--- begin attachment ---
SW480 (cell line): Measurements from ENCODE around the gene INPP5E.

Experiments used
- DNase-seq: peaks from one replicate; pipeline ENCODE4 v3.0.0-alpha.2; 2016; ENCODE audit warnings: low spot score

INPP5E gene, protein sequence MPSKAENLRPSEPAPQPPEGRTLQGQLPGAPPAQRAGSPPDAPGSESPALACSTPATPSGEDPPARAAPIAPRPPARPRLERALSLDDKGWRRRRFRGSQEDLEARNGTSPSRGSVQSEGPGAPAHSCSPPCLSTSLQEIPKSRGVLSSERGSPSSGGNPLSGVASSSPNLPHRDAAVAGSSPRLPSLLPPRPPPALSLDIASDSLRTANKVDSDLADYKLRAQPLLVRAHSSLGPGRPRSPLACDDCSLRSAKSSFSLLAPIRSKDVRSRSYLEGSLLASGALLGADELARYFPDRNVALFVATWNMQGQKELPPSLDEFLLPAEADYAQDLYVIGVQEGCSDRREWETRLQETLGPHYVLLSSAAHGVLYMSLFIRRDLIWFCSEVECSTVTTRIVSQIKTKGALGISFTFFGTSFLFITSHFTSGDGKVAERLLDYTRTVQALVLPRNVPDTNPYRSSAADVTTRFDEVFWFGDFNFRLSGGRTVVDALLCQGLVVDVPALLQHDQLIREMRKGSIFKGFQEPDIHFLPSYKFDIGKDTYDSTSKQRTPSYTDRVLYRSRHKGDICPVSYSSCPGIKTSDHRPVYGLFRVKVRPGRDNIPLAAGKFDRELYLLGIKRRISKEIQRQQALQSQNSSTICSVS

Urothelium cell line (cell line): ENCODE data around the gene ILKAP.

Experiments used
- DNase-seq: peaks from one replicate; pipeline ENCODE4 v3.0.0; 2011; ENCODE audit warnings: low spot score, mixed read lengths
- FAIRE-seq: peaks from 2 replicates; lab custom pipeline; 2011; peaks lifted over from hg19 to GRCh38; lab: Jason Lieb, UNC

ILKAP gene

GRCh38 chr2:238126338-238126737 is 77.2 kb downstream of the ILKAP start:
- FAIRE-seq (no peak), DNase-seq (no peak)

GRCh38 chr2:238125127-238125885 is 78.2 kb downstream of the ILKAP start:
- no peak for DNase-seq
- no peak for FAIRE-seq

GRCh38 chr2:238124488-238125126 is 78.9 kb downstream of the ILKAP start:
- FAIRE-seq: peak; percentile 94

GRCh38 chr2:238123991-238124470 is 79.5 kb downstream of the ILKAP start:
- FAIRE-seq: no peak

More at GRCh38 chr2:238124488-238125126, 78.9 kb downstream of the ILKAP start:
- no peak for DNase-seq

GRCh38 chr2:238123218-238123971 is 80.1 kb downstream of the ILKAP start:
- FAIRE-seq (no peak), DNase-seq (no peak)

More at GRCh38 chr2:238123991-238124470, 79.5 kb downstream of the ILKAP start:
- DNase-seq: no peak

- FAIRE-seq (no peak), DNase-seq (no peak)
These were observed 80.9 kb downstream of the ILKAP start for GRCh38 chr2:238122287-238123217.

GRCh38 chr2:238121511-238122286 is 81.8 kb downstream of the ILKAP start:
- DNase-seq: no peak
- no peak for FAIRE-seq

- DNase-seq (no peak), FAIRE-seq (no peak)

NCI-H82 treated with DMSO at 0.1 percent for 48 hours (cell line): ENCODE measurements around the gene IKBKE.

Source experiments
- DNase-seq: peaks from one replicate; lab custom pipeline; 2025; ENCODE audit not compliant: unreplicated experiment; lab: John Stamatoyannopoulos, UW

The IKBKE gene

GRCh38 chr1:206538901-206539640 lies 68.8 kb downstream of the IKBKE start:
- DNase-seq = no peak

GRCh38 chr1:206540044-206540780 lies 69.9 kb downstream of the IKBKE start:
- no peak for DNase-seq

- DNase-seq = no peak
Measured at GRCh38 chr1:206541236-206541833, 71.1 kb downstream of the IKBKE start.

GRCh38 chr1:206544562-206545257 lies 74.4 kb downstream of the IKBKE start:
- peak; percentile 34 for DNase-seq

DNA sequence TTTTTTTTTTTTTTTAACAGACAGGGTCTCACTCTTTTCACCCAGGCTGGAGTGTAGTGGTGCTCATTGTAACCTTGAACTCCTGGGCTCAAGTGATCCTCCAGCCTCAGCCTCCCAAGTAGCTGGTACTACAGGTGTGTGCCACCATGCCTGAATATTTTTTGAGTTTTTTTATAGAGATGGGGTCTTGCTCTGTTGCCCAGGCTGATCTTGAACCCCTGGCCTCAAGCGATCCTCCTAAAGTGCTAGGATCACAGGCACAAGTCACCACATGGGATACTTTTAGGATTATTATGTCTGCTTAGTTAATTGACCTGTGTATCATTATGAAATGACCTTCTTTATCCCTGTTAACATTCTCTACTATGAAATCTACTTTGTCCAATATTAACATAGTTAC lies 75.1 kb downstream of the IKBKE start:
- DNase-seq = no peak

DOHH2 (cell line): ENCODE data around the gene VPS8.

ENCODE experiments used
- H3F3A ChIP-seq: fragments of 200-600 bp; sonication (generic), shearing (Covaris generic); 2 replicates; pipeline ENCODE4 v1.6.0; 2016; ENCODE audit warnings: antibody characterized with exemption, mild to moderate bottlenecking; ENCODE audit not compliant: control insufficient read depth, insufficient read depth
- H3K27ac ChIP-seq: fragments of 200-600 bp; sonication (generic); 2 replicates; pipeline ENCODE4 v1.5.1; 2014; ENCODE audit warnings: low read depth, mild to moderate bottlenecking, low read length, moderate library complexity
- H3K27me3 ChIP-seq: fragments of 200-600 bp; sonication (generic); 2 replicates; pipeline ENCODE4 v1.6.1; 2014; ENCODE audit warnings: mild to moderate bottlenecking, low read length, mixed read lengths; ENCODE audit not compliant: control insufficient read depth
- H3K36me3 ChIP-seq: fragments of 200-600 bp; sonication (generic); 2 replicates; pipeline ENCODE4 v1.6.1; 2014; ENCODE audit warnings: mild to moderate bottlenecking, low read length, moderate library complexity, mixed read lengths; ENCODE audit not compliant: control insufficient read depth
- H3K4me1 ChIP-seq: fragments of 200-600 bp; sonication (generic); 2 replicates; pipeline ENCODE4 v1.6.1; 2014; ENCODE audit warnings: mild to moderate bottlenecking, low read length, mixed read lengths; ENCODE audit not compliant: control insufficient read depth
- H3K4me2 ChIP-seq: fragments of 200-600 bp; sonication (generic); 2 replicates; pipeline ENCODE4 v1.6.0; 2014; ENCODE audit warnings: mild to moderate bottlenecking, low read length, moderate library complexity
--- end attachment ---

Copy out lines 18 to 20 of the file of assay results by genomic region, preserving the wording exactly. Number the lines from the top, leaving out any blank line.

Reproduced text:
- FAIRE-seq: no peak

More at GRCh38 chr2:238124488-238125126, 78.9 kb downstream of the ILKAP start:
- no peak for DNase-seq